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If a new Florida law survives a legal challenge, far fewer felons may regain the right to vote than expected.

Florida's new restrictions on voting rights for citizens with felonies may not withstand legal challenge

Shineman is an assistant professor of political science at the University of Pittsburgh.

Florida Gov. Ron DeSantis has signed a measure approved by state lawmakers that makes the restoration of voting rights for people convicted of felonies contingent on having paid off all criminal debt associated with their conviction.

A coalition of civil rights groups immediately filed a lawsuit in federal court to block the new law by having it declared unconstitutional.

I'm a political scientist who researches the effects of restricting and restoring the voting rights of people convicted of crimes. I believe it's not yet clear whether the new law will withstand this legal challenge. But if the law stays on the books, it would greatly reduce the number of people whose voting rights are restored in Florida.


Voting rights in Florida

Florida used to have the nation's strictest disenfranchisement law for people convicted of felonies.

In most states, voting rights are automatically restored after a person is released from prison, or after they finish parole or probation. In comparison, under Florida's old system, a citizen with a felony conviction would never be allowed to vote again, unless they were granted clemency by a four-member board that typically had a long waitlist of applicants.

Florida voters had indicated their readiness to change all that in November 2018, when they voted by a 2-1 margin to amend their state's constitution. Known as Amendment 4, this measure backed by conservative and progressive groups alike automatically restored the voting rights of Floridians with felony convictions "after they complete all terms of their sentence including parole or probation."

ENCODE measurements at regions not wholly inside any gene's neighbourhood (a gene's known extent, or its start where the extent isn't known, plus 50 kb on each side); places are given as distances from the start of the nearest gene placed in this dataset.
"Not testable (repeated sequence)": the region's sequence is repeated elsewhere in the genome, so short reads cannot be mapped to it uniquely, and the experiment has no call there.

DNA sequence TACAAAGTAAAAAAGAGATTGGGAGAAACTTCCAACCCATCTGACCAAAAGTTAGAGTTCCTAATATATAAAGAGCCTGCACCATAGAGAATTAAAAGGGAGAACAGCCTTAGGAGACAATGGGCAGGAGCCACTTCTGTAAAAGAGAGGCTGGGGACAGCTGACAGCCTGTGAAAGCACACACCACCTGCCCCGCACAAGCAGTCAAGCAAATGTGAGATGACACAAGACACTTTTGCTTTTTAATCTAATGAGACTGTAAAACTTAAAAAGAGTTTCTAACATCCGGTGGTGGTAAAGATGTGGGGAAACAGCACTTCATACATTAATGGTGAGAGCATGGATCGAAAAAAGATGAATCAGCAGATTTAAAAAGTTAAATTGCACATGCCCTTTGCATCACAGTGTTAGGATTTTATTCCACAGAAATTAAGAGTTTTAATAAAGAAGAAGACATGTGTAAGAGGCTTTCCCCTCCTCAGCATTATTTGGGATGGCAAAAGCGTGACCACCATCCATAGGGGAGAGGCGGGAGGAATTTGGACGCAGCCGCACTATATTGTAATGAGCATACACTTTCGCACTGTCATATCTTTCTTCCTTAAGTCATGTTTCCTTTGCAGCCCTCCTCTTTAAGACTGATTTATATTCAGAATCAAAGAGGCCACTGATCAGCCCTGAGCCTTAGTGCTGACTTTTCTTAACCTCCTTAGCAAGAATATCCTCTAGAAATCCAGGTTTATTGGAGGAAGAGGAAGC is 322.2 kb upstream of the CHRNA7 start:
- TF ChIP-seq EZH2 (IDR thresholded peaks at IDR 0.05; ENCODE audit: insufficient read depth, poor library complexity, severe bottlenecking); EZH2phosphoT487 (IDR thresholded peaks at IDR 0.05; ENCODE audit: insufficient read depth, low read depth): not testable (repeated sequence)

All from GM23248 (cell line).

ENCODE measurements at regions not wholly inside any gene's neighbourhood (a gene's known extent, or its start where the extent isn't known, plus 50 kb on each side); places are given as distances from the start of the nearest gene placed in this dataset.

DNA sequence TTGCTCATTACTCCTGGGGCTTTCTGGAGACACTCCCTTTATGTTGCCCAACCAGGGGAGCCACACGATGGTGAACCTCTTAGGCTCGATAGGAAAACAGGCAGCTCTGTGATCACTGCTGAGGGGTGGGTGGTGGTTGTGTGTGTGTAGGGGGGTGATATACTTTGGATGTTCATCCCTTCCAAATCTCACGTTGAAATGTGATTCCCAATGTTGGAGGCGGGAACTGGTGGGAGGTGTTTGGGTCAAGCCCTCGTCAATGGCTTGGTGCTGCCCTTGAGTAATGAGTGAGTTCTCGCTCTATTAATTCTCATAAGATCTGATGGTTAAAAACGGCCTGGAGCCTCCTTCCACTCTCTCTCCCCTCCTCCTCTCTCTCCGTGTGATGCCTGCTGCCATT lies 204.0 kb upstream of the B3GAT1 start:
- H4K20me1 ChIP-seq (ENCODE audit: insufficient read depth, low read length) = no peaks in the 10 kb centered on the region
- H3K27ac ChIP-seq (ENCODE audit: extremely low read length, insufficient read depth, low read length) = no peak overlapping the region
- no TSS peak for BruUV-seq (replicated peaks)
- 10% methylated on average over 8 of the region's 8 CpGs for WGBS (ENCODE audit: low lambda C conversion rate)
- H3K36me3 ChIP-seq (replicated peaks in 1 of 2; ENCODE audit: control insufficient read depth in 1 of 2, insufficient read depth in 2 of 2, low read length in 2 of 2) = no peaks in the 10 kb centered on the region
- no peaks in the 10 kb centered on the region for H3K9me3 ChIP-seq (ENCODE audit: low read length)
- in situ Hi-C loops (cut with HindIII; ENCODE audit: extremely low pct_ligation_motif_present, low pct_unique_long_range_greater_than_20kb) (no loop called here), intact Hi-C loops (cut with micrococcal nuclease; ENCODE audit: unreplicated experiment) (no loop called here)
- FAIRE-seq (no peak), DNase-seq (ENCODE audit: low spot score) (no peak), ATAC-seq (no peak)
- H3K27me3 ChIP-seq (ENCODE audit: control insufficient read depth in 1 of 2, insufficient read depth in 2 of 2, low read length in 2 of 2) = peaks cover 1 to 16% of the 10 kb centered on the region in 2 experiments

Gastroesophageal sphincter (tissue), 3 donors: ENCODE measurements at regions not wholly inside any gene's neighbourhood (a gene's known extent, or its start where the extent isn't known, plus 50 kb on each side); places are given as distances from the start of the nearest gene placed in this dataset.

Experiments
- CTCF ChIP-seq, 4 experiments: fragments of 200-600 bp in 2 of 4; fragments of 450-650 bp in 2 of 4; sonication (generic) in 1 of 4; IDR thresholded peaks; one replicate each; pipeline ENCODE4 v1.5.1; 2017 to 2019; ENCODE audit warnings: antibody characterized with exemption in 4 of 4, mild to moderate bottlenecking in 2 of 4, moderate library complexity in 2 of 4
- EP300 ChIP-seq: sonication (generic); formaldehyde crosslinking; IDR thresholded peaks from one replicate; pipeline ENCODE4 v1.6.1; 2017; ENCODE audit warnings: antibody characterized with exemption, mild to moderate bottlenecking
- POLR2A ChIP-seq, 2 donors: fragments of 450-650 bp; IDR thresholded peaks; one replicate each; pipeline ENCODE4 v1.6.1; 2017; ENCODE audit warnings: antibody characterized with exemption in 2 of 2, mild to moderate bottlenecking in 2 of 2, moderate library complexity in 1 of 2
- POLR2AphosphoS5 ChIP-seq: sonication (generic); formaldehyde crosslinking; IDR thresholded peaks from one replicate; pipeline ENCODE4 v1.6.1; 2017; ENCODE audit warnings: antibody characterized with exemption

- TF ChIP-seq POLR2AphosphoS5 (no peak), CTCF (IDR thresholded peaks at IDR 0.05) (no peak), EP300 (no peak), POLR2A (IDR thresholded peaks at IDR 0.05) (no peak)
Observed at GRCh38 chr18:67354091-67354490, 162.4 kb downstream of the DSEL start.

New exclusions

The new law restricts the impact of Amendment 4, making the inability to pay off criminal debts the only thing standing between many people and their right to vote.

That's why many politicians and civil rights advocates have derided the measure as a "poll tax" akin to the fees southern states levied on African Americans to strip them of their right to vote for nearly a century. The 24th Amendment declared poll taxes illegal in federal elections in 1964, and the Supreme Court barred them from state elections two years later.

The National Association for the Advancement of Colored People argues that Florida's law violates the Constitution's 14th Amendment's Equal Protection Clause and Due Process Clause, the 24th Amendment's ban on poll taxes, the 15th Amendment's prohibition of denying voting rights based on race, and the First Amendment's protection of free speech.

The ACLU further alleges that the new law violates the Florida Constitution because it contradicts the voters' intent.

Without the new law, Amendment 4 could potentially have restored voting rights to about 1.4 million citizens. But now, 80% or more of Floridians with felony convictions who owe criminal debts might never get the opportunity to cast ballots, according to the lawsuit filed right after DeSantis signed the new law.

Although the law does provide for new pathways by which criminal debts can be dismissed or converted into community service, former Florida Chief Judge Belvin Perry questions whether those options will work.

More than 2,000 people who gained voting rights through Amendment 4 had registered within the first three months of 2019. The state anticipates canceling any registrations it deems ineligible once it sets up costly systems to implement the law.